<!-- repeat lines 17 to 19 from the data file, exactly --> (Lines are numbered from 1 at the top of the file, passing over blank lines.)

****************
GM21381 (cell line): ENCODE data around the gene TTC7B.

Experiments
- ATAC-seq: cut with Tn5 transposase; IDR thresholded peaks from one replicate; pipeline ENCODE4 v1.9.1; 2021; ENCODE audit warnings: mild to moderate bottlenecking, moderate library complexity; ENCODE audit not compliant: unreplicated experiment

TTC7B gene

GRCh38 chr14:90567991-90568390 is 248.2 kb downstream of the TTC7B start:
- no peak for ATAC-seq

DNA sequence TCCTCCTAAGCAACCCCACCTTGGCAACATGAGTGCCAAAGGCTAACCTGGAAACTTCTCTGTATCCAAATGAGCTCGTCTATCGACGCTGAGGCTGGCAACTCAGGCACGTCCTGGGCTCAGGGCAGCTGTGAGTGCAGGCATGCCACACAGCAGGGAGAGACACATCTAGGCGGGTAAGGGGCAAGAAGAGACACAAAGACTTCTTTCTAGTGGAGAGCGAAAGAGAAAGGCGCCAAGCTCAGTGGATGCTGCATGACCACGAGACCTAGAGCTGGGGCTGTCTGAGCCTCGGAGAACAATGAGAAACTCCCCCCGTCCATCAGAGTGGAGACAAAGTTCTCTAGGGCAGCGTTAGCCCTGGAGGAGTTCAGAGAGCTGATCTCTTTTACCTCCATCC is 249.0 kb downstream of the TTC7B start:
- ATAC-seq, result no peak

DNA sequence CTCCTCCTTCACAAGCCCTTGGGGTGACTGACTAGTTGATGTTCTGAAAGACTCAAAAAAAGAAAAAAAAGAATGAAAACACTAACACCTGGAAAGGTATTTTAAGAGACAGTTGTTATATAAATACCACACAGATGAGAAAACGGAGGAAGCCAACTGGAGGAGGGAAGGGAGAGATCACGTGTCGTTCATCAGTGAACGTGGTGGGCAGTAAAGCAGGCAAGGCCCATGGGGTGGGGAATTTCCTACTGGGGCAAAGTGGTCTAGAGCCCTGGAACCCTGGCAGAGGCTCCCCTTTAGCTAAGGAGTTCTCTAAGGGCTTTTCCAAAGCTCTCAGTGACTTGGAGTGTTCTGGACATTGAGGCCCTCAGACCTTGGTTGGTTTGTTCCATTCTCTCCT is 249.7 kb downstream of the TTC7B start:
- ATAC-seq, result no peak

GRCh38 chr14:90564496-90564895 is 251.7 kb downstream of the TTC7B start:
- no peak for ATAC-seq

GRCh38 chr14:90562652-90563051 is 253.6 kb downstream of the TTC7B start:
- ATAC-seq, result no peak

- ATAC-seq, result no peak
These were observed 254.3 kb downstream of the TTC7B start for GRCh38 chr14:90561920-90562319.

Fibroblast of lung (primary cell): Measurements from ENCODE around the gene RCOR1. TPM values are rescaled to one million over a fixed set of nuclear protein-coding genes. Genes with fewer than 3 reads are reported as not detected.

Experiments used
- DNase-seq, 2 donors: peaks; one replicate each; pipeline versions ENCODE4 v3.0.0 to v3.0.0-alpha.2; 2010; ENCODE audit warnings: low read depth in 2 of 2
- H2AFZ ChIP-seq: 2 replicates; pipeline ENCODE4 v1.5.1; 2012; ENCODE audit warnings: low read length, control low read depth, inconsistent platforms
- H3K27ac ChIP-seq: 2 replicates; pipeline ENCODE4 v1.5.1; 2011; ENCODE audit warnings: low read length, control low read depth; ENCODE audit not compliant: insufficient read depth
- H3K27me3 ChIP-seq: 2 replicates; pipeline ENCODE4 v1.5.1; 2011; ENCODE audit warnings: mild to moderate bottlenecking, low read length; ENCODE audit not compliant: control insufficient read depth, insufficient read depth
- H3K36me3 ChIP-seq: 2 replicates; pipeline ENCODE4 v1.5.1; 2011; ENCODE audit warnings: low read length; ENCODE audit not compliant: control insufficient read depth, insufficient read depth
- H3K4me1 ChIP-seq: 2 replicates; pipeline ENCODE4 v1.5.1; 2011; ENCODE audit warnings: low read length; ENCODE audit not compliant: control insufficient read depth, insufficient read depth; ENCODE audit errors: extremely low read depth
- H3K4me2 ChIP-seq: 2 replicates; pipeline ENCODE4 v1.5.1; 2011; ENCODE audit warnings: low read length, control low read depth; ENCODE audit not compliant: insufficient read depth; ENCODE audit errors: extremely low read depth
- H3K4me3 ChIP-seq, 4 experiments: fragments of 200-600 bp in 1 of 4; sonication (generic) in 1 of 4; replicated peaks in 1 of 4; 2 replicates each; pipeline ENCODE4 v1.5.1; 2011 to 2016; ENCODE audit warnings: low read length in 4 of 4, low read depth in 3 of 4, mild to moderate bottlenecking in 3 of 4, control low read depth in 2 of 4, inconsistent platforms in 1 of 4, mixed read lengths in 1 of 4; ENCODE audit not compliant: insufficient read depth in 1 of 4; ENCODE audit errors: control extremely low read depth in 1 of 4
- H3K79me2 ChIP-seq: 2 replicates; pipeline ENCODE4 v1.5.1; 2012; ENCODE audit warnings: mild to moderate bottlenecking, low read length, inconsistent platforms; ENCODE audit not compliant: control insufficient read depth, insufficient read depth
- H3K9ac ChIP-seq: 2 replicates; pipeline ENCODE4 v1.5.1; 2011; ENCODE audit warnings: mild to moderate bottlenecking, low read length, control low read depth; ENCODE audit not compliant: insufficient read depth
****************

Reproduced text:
Fibroblast of lung (primary cell): Measurements from ENCODE around the gene RCOR1. TPM values are rescaled to one million over a fixed set of nuclear protein-coding genes. Genes with fewer than 3 reads are reported as not detected.

Experiments used
- DNase-seq, 2 donors: peaks; one replicate each; pipeline versions ENCODE4 v3.0.0 to v3.0.0-alpha.2; 2010; ENCODE audit warnings: low read depth in 2 of 2